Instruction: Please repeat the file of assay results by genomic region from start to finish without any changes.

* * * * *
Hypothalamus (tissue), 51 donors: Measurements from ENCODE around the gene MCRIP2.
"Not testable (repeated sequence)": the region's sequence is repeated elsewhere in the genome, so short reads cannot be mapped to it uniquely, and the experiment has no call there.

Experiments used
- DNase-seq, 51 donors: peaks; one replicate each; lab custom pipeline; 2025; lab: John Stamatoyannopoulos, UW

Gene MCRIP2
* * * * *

Hypothalamus (tissue), 51 donors: Measurements from ENCODE around the gene MCRIP2.
"Not testable (repeated sequence)": the region's sequence is repeated elsewhere in the genome, so short reads cannot be mapped to it uniquely, and the experiment has no call there.

Experiments used
- DNase-seq, 51 donors: peaks; one replicate each; lab custom pipeline; 2025; lab: John Stamatoyannopoulos, UW

Gene MCRIP2